Here's 110 reasons to have a little hope as we peeps continue to devour this big blue marble. And by the way, solid, down to Earth (no pun intended) reasons to keep hands off the Endangered Species Act. It works! Imagine that.
There go leatherback turtle nests up from 27 to 615, there go blue whales increasing from 704 in 1980 to an estimated 2,497 in 2010. Look at that, more American peregrine falcons streaking across the sky and a bevy of American piping plovers scurrying along the beach.
The overall conservation goal is increased biodiversity because that is key to healthy ecosystems, and healthy ecosystems mean healthy people.
But many of these single species are integral parts of the food web if not top predators, which makes them primary characters in the biodiversity screenplay. The list of 110 also means we just might pull out of this nosedive in time. Hope springs eternal.
Check out the list and the interactive, region-specific map, thanks to the Center for Biological Diversity.
Posted by Mike Misner at 3:36 PM
Friday, May 18, 2012
Don't Be Such a Scientist by Randy Olson is a good book that really is a must read for anyone who wants to communicate science successfully, especially well, uh, scientists.
I read it in the context of climate change. In fact, I ran into another climate denier the other day. My head hurt afterward, and humor was hard to find but Olson's book helped.
With over 40% of the population not believing in climate change, the communicators need help.
Olson implores scientists to go for the gut, for the visceral, rather than the cerebral. It's about getting your message across not only in clear, concise, and accessible language but also with an understanding of your audience and understanding that successful communicators tell good stories.
The tidy book is chock full of numerous little stories, entertaining, often funny, but he is simply practicing what he preaches. If there is one single takeaway it's: Tell good stories. One way to do so is through art, such as a narrative in a short film or through a sculpture.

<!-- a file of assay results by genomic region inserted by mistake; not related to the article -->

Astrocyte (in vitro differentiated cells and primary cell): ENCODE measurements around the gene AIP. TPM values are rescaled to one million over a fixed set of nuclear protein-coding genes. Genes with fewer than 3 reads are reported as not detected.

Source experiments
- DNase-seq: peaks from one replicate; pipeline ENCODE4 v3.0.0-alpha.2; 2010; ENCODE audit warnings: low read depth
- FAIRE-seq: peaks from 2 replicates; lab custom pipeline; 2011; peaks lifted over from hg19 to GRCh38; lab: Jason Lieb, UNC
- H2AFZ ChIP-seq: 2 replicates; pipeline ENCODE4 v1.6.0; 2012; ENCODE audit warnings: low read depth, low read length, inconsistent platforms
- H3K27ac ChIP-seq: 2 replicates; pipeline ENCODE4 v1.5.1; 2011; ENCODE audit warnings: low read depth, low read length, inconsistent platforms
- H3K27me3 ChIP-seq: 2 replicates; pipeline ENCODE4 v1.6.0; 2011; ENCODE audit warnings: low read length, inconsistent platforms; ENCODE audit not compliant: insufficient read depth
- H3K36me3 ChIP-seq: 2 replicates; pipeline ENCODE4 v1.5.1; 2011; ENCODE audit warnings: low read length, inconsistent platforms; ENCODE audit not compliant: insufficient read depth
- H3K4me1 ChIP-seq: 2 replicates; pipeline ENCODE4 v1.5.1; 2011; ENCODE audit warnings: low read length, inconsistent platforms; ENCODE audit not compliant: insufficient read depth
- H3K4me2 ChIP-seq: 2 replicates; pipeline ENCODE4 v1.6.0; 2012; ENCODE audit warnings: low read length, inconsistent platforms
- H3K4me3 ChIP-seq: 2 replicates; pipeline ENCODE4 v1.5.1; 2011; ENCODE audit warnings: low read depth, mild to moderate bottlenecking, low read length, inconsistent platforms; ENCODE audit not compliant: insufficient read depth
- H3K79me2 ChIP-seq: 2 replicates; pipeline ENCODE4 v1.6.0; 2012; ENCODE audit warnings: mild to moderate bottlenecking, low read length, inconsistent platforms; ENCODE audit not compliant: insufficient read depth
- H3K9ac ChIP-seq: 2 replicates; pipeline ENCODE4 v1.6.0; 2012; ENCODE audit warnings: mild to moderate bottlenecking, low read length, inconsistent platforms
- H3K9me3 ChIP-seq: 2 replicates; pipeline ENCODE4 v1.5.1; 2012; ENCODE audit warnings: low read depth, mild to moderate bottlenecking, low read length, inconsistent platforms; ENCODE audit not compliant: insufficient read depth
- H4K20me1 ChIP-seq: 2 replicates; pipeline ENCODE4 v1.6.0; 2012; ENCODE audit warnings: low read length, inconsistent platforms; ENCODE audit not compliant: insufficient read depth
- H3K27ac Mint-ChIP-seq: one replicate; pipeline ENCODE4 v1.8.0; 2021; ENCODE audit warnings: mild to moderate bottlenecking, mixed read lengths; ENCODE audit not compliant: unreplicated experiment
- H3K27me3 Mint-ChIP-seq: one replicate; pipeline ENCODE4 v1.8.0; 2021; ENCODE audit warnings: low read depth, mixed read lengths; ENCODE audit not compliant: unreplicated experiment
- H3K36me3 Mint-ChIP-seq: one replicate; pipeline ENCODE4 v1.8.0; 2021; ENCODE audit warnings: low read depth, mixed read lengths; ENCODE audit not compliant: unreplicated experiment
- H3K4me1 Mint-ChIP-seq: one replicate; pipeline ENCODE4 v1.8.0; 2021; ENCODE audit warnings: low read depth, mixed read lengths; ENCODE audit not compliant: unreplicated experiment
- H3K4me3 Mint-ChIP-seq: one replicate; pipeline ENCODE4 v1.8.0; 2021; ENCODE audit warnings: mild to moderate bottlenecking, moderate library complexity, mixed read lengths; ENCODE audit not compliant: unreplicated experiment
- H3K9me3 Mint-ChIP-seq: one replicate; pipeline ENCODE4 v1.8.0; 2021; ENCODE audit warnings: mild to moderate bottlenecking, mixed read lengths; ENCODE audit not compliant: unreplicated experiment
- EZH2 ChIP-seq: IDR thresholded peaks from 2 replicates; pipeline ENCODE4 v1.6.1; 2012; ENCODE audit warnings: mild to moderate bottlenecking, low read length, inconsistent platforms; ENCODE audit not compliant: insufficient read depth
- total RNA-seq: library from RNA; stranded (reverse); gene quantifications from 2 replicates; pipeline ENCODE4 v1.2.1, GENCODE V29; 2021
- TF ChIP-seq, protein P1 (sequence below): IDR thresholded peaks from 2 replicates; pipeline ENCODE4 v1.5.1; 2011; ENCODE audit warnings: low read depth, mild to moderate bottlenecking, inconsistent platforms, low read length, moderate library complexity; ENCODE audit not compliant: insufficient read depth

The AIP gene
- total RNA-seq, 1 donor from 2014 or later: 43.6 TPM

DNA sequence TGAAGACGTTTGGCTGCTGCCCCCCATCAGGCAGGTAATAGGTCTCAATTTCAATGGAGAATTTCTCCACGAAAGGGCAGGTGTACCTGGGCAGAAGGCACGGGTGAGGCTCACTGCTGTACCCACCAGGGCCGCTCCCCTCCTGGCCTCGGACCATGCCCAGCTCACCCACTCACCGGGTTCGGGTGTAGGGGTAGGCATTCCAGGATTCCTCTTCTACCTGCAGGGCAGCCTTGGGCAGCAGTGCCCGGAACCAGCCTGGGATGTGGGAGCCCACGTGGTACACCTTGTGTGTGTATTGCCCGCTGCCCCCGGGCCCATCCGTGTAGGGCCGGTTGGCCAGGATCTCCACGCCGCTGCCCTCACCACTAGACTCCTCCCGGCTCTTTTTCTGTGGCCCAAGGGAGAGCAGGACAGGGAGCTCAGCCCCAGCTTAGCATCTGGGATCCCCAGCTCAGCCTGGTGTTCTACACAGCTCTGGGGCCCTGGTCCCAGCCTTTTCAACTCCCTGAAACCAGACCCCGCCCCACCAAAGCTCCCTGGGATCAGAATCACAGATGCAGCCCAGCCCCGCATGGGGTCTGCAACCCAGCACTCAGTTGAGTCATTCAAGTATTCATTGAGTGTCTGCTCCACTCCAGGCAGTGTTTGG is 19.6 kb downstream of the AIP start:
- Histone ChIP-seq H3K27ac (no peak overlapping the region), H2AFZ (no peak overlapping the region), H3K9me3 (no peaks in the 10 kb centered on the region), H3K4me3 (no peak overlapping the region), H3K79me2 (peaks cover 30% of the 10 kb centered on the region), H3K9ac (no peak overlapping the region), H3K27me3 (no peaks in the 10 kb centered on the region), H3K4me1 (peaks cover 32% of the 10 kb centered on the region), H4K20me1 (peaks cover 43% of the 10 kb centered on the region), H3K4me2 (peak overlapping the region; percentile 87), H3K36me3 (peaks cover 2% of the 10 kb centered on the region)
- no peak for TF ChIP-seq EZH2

"Art stirs the heart, the gut, and even the loins. It motivates people. And that motivation can lead people to want to engage their brains. Which is when the scientist can go to work," Olson says.
Preach is a too strong a word, though. Olson does not preach, he explains, entertains, illustrates, and instructs. He helps. And refreshingly throughout, the urgency of the dire news out there -- the destruction of the ocean -- is there just below the surface of his playful, dry wit but not crushing the air from our lungs as is so often the case.
I'd go as far to say the humor is even a protection against all the bad news but I'm no psychologist. It's easy to empathize, anyway.
Tom Hollihan, a communications professor, said "when it comes to mass communications it's as simple as two things: arouse and fulfill, first you arouse your audience (pique their interest) and then you fulfill their expectations."
Olson's story alone arouses and fulfills. What an interesting path of life. He earned his Ph.D at Harvard in marine biology and became a professor before moving to Hollywood for a second career as a filmmaker. He directed Flock of Dodos, a fun and surprising expose on creationists, and founded Shifting Baselines.
Shifting Baselines is a marine conservation advocacy organization that addresses the conceptual challenge around environmental degradation happening at such a slow pace (in human time frame) that one man's paradise is another man's sad remains of a once vibrant reef or ecosystem. Check out his funny PSA on the lionfish, an invasive species wreaking havoc in the Atlantic.
So telling good stories means to arouse and fulfill. The third key point Olson makes is be likable -- don't be Mr Smarty Pants. A smile and a non-condescending ear can go a long, long way to opening ears and minds. Nobody likes a know it all so don't be that guy, no matter how much you know or think you know. Start with listening, really listening to what they're saying.
If it sounds like self-help advice for scientists, there is an element of that but it's all good. Chapter titles read like a list of advice:
Don't be so cerebral
Don't be so literal minded
Don't be such a poor storyteller
Don't be so unlikeable
Be the voice of science
Perhaps lessons taken on the road from Olson's book will bring that festering number of deniers down. Hope springs eternal.
You can pick up Olson's book here or find it in your local library.
Posted by Mike Misner at 12:12 PM
Thursday, May 17, 2012
That's the next question we'll be hearing, perhaps asked across a table by some enlightened but slightly annoying environmental type. You've got the energy efficient house, you drive a hybrid, you bring re-usable bags to the grocery store, you support ocean issues, maybe you've even cleaned up a wetland and are a vegetarian. The next thing: how green is your data?
Those photos you posted and that email there and even this blog has to live somewhere. They exist as electrons on servers, servers which use utility scale electricity to run. The electricity usually comes from dirty and dicey sources like coal, gas, and nuclear.
In the near future, one good reason to choose or not choose a service from Google or Facebook or Bing will be based on how much of their electricity comes from renewables like solar, wind, and tidal.